• In one embodiment, the communication channel 504 uses standard communications technologies and/or protocols. Thus, the communication channel 504 can include links using technologies such as Ethernet, 802.11, worldwide interoperability for microwave access (WiMAX), 3G, 4G, CDMA, digital subscriber line (DSL), etc. Similarly, the networking protocols used on the communication channel 504 can include multiprotocol label switching (MPLS), the transmission control protocol/Internet protocol (TCP/IP), the User Datagram Protocol (UDP), the hypertext transport protocol (HTTP), the simple mail transfer protocol (SMTP), and the file transfer protocol (FTP). The data exchanged over the communication channel 504 can be represented using technologies and/or formats including the hypertext markup language (HTML) and the extensible markup language (XML). In addition, all or some of links can be encrypted using conventional encryption technologies such as secure sockets layer (SSL), transport layer security (TLS), and Internet Protocol security (IPsec).
  • The control center 506 is a computer processor, such as a central processing unit (CPU). For example, the control center 506 can be a multiple input and/or multiple output computing device, such as the Delfino TMS320C28346 CPU.
  • The control center 506 can receive sensor information through controller area network (CAN) buses. For example, the control center 506 can receive sensor information from a left-thigh sensor board 508 through a left-thigh CAN 510, a left-shin sensor board 512 through a left-shin CAN 514, a right-thigh sensor board 516 through a right-thigh CAN 518, and a right-shin sensor board 520 through a right-shin CAN 522. The CANs 510, 514, 518, and 522 are controller area network buses. The left-thigh sensor board 508, the right-thigh sensor board 516, the left-shin sensor board 512, and the right-shin sensor board 520 are examples of a sensor board. The sensor board is defined as a control device for processing information from sensors. Each of the sensor boards can be the sensor board as described in FIG. 8. The sensor boards can convert the signals received from each of sensors into analog or digital information understandable by the control center 506. The sensor boards can also normalize the sensor signals before passing it on to the control center 506.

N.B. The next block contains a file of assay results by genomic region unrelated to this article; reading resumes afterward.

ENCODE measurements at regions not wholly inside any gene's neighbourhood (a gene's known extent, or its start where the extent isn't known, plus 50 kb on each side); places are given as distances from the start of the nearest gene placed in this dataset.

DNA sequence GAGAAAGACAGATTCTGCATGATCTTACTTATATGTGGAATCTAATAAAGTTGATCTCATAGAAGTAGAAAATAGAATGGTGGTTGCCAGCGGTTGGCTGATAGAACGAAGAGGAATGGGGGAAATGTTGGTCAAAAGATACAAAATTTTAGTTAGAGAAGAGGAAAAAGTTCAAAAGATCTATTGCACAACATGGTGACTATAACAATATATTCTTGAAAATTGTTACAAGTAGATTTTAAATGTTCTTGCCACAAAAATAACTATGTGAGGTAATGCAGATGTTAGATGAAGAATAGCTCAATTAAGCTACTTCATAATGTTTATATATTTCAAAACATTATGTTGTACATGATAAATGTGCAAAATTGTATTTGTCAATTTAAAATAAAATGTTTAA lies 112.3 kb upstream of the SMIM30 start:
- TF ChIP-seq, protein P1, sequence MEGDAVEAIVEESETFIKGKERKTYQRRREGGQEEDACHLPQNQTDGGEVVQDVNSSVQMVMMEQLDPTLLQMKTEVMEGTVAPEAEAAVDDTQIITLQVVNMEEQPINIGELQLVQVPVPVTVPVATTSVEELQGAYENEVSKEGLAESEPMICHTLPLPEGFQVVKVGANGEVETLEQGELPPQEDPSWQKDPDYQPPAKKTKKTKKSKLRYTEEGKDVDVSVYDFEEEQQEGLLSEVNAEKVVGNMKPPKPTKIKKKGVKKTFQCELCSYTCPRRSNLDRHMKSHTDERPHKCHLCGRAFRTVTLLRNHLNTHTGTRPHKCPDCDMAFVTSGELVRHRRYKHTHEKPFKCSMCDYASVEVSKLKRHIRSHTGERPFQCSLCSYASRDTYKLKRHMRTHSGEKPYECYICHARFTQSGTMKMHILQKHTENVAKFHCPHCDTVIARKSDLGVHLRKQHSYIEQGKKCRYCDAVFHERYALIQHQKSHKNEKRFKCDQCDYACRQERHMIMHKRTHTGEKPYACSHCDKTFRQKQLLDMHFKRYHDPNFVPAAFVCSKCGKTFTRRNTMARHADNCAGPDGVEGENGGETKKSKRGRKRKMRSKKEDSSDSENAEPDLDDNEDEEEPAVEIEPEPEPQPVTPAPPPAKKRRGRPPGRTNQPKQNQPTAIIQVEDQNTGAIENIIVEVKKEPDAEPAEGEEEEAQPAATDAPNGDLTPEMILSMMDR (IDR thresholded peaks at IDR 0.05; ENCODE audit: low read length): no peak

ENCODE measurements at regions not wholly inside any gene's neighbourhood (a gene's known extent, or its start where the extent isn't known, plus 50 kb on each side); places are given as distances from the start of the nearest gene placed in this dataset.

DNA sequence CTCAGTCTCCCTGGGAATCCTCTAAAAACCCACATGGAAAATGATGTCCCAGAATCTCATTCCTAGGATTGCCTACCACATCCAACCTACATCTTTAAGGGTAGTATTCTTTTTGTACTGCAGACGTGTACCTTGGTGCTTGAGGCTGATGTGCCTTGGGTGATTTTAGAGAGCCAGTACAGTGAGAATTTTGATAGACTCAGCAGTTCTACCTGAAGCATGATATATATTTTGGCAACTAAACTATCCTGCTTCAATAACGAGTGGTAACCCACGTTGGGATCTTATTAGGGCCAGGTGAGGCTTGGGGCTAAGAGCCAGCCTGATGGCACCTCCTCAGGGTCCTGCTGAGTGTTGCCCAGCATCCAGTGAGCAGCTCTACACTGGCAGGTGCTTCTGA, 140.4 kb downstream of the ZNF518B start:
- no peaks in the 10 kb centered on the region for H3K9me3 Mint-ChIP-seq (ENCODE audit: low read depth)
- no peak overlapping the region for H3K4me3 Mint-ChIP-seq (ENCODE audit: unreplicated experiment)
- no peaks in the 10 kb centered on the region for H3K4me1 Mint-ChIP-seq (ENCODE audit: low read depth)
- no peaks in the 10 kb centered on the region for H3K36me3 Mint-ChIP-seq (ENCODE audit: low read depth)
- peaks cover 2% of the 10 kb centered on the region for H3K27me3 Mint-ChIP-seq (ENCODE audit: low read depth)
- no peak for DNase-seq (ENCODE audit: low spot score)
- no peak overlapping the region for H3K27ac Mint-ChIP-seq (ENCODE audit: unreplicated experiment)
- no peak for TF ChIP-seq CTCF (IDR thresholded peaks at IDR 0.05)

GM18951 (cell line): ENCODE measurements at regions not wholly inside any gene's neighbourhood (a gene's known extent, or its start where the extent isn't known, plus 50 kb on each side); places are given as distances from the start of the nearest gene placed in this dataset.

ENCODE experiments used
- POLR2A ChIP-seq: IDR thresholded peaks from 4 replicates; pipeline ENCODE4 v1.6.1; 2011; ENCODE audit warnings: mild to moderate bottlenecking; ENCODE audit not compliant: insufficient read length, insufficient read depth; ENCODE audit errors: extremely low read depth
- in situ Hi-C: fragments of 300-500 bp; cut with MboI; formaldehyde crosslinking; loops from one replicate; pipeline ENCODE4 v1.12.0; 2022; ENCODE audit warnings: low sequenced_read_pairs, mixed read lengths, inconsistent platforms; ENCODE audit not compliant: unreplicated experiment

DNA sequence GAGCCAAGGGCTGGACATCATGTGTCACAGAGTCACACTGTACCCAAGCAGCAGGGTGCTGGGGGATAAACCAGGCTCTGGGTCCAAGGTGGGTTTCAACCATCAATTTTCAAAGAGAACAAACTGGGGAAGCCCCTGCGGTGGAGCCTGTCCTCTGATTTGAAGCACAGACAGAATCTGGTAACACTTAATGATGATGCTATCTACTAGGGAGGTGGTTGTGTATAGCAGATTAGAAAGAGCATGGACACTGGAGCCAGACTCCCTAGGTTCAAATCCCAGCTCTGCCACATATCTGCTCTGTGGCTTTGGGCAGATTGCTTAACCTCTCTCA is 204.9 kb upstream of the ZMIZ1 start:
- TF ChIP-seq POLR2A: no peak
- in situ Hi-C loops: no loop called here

• The control center 506 can be in communication with a motor system 524 through motor CANs 526. The control center 506 can send commands to request particular operations of the motor systems 524 to support patients during therapy sessions. The motor system 524 can include one or more of a motor controller 528, each of them in communication with the control center 506 through one of the motor CANs 526. The motor controller 528 is a processing unit for controlling a motor. For example, the motor controller 528 can be a CPU, such as the Piccolo TMS320F28034.
  • The motor system 524 can also include a motor 530 and an encoder 532. The motor 530 can receive instructions directly from the motor controller 528, such as pattern and schedule of applying power to the motor 530. The motor controller 528 can also control the details of movement of the motor 530, such as acceleration, direction, velocity, temperature, or any combination thereof.
  • The motor 530 can provide information for the encoder 532. The encoder 532 is defined as a transducer. The encoder 532 can sense a position or an orientation of the motor 530 for reference or active feedback control. The encoder 532 can detect positional or orientation information from the motor 530 back to the motor controller 528 to provide the motor controller 528 with feedback information.
  • Referring now to FIG. 6, therein is shown an example of a block diagram of a main board 600. For example, the main board 600 can be part of the control system 500 of FIG. 5. The main board 600 can include a control CPU 602. For example, the control CPU 602 can be the control center 506 of FIG. 5. The control CPU 602 can be connected to communication modules via different kind of buses. For example, the control CPU 602 can be connected through a first module connection 604 to a wireless communication module 606. The first module connection 604 can be, for example, an universal asynchronous receiver/transmitter, a piece of computer hardware that translates data between parallel and serial forms. The first module connection 604 can also be a scalable coherent interface (SCI). The SCI can be a processor-memory-IO bus.